Flock 2016 and me

Last week I traveled to Kraków, Poland to attend Flock 2016 with a number of talented Fedora developers. Thanks to the conference sponsors, the conference was free to attend if you could get there. Red Hat was kind to sponsor my plane ticket and hotel room for the week.

Social

As a new member of the Fedora Engineering Team, the most valuable element to this conference was the chance to meet most of my new colleagues and the many Fedora contributors that I've only known by IRC nicks for several years. I was able to enjoy everything from hallway technical discussions to purely social events, which helped me build stronger relationships with the Fedora community.

Hallway discussions

As with any conference, one of the top takeaways is the ability to spend face time with people you are working with to solve problems. One of the tasks I have been focusing on is to work with the Infrastructure team to develop a proposal for how we will deliver Docker images to Fedora users via the Fedora mirror network. I was able to have several conversations with other Fedora contributors about this problem (in particular, Adam Miller, Dennis Gilmore, and Pierre-Yves Chibon). Through these discussions new hurdles were identified, but more importantly we were able to develop solutions to said hurdles. I took some notes on the various points of discussion, and I plan to write a request for comments post to the fedora-infra list later this week detailing the proposal that we collectively developed. Thanks to all involved for helping me understand the various systems involved in distributing content to our users!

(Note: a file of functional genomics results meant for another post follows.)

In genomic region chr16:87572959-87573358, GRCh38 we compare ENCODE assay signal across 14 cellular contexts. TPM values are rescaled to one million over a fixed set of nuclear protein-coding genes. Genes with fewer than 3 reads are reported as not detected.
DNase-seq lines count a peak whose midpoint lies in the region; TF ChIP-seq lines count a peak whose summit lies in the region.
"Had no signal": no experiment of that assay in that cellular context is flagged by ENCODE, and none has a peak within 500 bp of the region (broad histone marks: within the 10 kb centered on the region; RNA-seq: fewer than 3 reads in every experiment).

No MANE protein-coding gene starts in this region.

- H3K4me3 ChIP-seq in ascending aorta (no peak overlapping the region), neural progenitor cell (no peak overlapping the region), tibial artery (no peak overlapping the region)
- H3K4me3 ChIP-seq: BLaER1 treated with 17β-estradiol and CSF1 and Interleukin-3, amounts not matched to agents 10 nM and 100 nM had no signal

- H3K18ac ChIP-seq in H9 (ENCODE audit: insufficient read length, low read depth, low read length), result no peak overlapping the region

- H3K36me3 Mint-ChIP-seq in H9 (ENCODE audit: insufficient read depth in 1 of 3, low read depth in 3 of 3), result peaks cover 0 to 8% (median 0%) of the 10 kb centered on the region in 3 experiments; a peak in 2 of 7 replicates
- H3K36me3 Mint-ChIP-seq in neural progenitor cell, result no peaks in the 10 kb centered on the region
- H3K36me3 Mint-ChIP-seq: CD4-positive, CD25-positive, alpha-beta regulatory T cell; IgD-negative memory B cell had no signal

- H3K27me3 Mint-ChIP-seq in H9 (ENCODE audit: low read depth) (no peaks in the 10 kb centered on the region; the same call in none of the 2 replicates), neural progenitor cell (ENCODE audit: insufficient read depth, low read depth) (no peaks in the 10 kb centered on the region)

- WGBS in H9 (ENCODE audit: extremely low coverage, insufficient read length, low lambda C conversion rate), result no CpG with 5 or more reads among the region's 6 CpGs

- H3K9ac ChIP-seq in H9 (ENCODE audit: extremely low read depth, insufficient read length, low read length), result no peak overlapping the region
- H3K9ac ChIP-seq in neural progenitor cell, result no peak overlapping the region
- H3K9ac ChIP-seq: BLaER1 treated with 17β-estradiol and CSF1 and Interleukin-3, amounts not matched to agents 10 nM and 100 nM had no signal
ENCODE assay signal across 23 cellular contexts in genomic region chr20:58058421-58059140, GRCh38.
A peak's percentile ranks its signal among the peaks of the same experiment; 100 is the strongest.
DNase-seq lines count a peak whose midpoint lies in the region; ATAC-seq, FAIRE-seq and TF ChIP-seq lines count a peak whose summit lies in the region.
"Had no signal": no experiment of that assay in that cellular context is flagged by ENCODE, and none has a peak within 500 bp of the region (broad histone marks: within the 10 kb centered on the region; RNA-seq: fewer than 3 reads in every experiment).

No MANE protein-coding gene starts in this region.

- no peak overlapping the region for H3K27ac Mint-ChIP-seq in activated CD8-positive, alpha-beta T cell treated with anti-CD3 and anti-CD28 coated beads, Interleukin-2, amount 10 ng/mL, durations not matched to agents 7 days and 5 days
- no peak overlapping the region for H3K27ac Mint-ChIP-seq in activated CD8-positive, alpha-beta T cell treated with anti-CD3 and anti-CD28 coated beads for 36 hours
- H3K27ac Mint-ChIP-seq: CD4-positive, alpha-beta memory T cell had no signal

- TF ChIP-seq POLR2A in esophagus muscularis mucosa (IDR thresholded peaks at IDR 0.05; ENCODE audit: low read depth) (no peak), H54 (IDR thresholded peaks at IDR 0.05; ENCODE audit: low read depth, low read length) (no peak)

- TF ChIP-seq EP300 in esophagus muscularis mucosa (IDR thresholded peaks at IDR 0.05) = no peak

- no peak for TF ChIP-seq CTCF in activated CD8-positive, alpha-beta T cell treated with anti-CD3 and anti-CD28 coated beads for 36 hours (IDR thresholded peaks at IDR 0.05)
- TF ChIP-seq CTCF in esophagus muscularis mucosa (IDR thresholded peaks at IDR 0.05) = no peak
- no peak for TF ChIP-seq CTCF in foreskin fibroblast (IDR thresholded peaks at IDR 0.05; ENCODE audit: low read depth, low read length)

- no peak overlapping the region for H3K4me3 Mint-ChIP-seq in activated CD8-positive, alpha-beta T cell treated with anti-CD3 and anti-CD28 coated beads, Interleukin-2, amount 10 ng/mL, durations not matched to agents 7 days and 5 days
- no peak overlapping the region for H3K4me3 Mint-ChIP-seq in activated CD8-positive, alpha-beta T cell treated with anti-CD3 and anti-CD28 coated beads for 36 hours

I also got to have a chat with Fabio Alessandro Locati, who I have been communicating with a good bit over the past 9 months about getting ejabberd unstalled in Fedora. We had been communicating over the ocean, so it was wonderful to meet him face to face.

ejabberd

During the conference, ejabberd 16.08 was released upstream. Since the Fedora 25 alpha freeze happened on the Tuesday shortly after the conference, I didn't have a lot of time to get 16.08 in. Despite the short window, I was able to use a little downtime and airport time to get ejabberd updated to 16.08 in Rawhide and Fedora 25 before the freeze. Thus, Fedora 25 should be shipping with ejabberd 16.08!